Deer Valley senior Jordan Ewert is proving his prediction wrong. “I didn’t want to play volleyball originally because I thought it was a girly sport,” Jordan said. After watching his sister play, Jordan decided that he would stick to soccer which he had been playing since he was four years old. However, during the summer between 8th grade and his freshman year of high school Jordan began to change his mind. “My friends invited me to play with them in a tournament, and that was when I met former Olympian Gabe Gardner.” Gardner saw Jordan and approached him. He saw an opportunity to create something great with Jordan, so they exchanged contact information, and Jordan began traveling to Sacramento three times a week to train.
Originally volleyball frustrated Jordan because he struggled to perfect it. “I’m a tall guy,” Jordan said. “I was 6’2” in 8th grade, so I hadn’t gotten my coordination down yet.” Because of his competitive nature, Jordan was determined to improve. Eventually he found a much closer team in Pleasant Hill that he switched to and actually ended up going to nationals and winning a bronze medal in his first year with the club. At that point Jordan experienced something that he never had when playing soccer or any other sport. So Jordan permanently left the soccer field and set his sights on volleyball fulltime.
Starting as a freshman at Deer Valley High School Jordan made it directly onto the boys’ varsity team as an outside hitter. Then in his sophomore year, Jordan helped make history at his school by being a part of the first boys’ volleyball team to ever win NCS. Just to prove that their ability was unshakable, the boys did it again the next year and brought victory to Deer Valley two consecutive seasons. “This year we’re hoping for another NCS win,” Jordan said. As an outside hitter, Jordan has a noticeable impact on the success of his team. “In that position you play the entire game. Your job is everything; you hit, block, pass, play defense, serve, know how to set, and you have to be a leader on the court.” It may seem like a lot of pressure, but Jordan says he prefers it that way. “I like being able to touch the ball in every play and make some sort of impact.”
After high school season ends in May, club season quickly picks up. The power league season begins with a qualifier and then four tournaments, all of which Jordan’s team won last season. After a few upsets, his team went on to make it to nationals and finished first in northern California. Jordan’s team is full of dedicated athletes who travel extreme distances to play on the best team in the region, some traveling from San Francisco, Mountain View, Fresno, and one even moved from Texas.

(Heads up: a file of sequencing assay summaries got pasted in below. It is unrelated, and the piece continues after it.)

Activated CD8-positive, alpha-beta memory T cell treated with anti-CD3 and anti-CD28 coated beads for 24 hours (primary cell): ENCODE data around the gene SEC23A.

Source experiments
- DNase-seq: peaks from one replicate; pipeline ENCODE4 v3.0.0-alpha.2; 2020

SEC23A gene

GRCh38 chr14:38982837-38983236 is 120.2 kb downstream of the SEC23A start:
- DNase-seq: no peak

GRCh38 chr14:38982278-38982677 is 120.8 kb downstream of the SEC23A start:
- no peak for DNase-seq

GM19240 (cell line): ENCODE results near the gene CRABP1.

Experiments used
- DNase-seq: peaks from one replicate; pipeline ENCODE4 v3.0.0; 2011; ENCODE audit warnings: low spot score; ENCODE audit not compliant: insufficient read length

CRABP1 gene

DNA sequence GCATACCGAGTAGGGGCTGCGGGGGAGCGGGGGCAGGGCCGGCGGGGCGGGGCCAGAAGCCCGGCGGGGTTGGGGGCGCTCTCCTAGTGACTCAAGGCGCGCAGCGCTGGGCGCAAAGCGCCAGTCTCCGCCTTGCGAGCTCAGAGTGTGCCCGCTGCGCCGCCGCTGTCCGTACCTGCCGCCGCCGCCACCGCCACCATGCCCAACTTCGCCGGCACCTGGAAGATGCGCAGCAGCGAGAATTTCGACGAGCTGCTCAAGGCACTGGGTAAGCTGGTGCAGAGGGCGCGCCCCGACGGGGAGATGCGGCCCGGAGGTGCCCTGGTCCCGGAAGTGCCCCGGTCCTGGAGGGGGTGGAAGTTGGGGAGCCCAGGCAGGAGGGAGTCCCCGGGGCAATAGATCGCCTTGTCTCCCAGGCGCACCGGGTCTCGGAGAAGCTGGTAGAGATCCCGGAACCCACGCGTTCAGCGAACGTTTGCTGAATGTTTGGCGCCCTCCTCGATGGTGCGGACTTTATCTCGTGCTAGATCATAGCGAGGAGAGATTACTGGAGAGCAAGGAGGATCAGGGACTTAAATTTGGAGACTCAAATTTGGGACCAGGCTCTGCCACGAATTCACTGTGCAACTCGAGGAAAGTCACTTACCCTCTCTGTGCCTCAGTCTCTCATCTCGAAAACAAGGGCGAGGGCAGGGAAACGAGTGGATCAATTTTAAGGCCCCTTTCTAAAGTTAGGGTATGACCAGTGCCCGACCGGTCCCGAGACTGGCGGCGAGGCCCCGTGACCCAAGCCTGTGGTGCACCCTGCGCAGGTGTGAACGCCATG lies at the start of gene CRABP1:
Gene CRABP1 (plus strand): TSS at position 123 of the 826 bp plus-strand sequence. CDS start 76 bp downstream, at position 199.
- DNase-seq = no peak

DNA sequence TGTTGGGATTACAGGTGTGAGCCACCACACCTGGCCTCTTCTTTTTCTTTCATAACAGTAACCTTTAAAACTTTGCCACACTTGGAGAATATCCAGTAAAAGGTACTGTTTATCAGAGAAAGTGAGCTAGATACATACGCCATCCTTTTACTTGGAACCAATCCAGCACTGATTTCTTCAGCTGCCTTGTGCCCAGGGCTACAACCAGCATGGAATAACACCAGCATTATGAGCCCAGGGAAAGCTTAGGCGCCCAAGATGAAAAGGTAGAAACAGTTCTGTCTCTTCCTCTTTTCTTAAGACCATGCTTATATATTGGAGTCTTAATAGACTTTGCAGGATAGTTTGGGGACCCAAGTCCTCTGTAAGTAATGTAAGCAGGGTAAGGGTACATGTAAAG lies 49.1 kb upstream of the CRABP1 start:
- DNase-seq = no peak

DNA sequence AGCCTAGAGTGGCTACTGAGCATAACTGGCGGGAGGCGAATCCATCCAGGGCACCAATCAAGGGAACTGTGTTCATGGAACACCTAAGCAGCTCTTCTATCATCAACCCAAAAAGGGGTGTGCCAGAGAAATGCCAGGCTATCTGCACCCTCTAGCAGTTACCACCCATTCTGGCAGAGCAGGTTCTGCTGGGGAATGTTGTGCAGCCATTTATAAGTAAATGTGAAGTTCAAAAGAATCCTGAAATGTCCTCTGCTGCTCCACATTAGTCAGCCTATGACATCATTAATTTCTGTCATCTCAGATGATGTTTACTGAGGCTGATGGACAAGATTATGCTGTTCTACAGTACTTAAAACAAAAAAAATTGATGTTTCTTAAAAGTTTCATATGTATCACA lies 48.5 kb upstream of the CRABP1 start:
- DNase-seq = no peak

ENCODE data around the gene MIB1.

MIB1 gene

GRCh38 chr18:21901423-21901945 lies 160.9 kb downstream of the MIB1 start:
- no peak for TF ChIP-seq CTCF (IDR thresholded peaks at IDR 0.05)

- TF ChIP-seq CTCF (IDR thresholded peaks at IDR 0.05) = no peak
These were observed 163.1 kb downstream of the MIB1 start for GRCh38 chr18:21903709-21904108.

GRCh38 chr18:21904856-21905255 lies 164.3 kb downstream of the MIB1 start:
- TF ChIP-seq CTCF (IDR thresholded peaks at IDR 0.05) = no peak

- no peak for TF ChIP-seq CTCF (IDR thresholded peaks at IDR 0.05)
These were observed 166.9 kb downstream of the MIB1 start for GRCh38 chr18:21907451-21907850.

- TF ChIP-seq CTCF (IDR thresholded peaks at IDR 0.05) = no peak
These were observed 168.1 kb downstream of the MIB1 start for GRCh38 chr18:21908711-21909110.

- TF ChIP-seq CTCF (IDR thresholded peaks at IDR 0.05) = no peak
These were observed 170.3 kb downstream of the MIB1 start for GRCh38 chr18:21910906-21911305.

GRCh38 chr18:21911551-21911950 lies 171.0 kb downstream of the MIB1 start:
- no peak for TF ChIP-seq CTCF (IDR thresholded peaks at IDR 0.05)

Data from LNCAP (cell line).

Jordan’s dedication has paid off, earning him countless accolades for both high school and club. He has been awarded 1st team all-league, MVP of tournaments and NCS, best offensive player at state, all-tournament team recognition, MVP of the BVAL, most outstanding player, and East Bay Player of the Year. His sophomore year Jordan set the school record for the most kills in an individual season and then promptly broke his own record the following season, which he plans on breaking again. He also holds the record for most kills in a high school career, which he plans to add to. Jordan is also on the national team for Under 19 year olds which took him to Oklahoma for the world championship qualifier where his team won and will be traveling to Argentina to compete next summer. In addition to his outstanding performance on the volleyball court, Jordan also prioritizes his school work which reflects in his 4.13 cumulative GPA. He is currently taking AP Calculus, AP Environmental Science, and AP Psychology. When he isn’t at volleyball practice, the gym, or doing homework, Jordan spends his time in choir and voice lessons. “On the weekends if I don’t have a tournament I can relax a little bit, but I’m not one to sit around the house and do nothing.”
In October Jordan committed to playing volleyball for Stanford. “I’m ready to be back at the bottom of the food chain on the court and play against guys that are four years older than me.” With Loyola as the reigning champions, Jordan struggled to make a choice, but he eventually made the decision based on academics rather than athletics. “I didn’t want to make my decision based on other players. Besides, how do you say no to a full-ride from Stanford?”
Jordan plans to enter college with an undeclared major but leans towards physics. His plan is to hopefully help lead his team to a national championship. As for his future beyond that, Jordan has his sights set pretty high. “Maybe I’ll make it to the 2024 Olympics,” Jordan said. “My plan is to take this as far as I can.”